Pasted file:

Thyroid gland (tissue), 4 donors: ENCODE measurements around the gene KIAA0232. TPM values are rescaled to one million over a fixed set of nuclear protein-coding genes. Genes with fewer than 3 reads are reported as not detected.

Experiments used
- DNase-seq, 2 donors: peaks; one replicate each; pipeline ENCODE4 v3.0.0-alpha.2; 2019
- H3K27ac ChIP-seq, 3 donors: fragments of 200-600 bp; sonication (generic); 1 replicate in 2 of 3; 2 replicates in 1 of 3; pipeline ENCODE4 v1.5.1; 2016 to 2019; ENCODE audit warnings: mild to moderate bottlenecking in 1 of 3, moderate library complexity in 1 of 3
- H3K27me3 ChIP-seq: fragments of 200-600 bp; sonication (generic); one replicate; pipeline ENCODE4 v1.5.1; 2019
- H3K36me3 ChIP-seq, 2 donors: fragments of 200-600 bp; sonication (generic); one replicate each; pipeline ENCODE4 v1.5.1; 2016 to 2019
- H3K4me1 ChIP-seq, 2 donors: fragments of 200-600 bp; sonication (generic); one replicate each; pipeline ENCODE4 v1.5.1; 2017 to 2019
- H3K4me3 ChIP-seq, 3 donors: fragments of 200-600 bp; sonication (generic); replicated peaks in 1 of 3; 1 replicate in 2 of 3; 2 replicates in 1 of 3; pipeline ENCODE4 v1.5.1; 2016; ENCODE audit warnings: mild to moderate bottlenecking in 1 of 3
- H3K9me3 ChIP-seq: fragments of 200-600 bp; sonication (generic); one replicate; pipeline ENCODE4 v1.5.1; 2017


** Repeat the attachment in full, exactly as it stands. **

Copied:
Thyroid gland (tissue), 4 donors: ENCODE measurements around the gene KIAA0232. TPM values are rescaled to one million over a fixed set of nuclear protein-coding genes. Genes with fewer than 3 reads are reported as not detected.

Experiments used
- DNase-seq, 2 donors: peaks; one replicate each; pipeline ENCODE4 v3.0.0-alpha.2; 2019
- H3K27ac ChIP-seq, 3 donors: fragments of 200-600 bp; sonication (generic); 1 replicate in 2 of 3; 2 replicates in 1 of 3; pipeline ENCODE4 v1.5.1; 2016 to 2019; ENCODE audit warnings: mild to moderate bottlenecking in 1 of 3, moderate library complexity in 1 of 3
- H3K27me3 ChIP-seq: fragments of 200-600 bp; sonication (generic); one replicate; pipeline ENCODE4 v1.5.1; 2019
- H3K36me3 ChIP-seq, 2 donors: fragments of 200-600 bp; sonication (generic); one replicate each; pipeline ENCODE4 v1.5.1; 2016 to 2019
- H3K4me1 ChIP-seq, 2 donors: fragments of 200-600 bp; sonication (generic); one replicate each; pipeline ENCODE4 v1.5.1; 2017 to 2019
- H3K4me3 ChIP-seq, 3 donors: fragments of 200-600 bp; sonication (generic); replicated peaks in 1 of 3; 1 replicate in 2 of 3; 2 replicates in 1 of 3; pipeline ENCODE4 v1.5.1; 2016; ENCODE audit warnings: mild to moderate bottlenecking in 1 of 3
- H3K9me3 ChIP-seq: fragments of 200-600 bp; sonication (generic); one replicate; pipeline ENCODE4 v1.5.1; 2017